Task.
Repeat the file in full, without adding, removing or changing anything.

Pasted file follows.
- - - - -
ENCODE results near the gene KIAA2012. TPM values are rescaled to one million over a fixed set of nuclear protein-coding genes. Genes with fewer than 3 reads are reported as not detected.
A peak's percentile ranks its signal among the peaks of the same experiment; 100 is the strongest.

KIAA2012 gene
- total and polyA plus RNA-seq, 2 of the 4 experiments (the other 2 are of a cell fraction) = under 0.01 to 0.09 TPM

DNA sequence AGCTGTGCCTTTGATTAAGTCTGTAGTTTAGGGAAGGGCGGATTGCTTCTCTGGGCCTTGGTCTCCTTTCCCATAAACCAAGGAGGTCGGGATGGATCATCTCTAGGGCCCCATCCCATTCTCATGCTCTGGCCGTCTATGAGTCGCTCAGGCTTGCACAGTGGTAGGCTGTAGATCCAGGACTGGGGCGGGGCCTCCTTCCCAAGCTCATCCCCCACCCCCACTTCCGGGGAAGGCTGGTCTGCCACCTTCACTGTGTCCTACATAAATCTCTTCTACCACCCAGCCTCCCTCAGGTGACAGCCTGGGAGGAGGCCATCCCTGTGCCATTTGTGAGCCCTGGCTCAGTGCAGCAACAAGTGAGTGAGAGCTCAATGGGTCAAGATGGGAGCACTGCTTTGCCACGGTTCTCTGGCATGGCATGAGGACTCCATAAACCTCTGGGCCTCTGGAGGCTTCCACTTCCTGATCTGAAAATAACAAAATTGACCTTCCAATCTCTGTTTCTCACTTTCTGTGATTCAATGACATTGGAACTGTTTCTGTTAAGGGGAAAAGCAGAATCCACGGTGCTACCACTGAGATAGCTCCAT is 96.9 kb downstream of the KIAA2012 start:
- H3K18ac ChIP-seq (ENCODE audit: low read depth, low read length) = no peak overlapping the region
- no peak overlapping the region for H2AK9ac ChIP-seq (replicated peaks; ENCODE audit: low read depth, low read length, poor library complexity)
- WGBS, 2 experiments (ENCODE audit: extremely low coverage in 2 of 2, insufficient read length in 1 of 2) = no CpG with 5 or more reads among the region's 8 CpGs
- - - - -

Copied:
ENCODE results near the gene KIAA2012. TPM values are rescaled to one million over a fixed set of nuclear protein-coding genes. Genes with fewer than 3 reads are reported as not detected.
A peak's percentile ranks its signal among the peaks of the same experiment; 100 is the strongest.

KIAA2012 gene
- total and polyA plus RNA-seq, 2 of the 4 experiments (the other 2 are of a cell fraction) = under 0.01 to 0.09 TPM

DNA sequence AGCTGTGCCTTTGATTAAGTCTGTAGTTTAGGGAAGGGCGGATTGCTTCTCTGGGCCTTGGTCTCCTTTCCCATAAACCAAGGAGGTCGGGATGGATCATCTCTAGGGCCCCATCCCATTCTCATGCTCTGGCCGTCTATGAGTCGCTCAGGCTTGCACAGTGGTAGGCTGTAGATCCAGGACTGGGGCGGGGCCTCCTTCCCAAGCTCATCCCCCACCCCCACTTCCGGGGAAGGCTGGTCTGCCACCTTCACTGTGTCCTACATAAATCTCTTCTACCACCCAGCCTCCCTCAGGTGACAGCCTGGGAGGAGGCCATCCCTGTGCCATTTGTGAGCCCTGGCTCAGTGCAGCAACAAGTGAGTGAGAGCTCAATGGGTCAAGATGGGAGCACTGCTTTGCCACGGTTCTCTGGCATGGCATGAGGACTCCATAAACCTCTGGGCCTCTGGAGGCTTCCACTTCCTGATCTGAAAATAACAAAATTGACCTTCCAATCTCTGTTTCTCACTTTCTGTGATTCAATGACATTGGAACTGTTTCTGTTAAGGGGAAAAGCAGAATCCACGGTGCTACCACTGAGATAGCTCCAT is 96.9 kb downstream of the KIAA2012 start:
- H3K18ac ChIP-seq (ENCODE audit: low read depth, low read length) = no peak overlapping the region
- no peak overlapping the region for H2AK9ac ChIP-seq (replicated peaks; ENCODE audit: low read depth, low read length, poor library complexity)
- WGBS, 2 experiments (ENCODE audit: extremely low coverage in 2 of 2, insufficient read length in 1 of 2) = no CpG with 5 or more reads among the region's 8 CpGs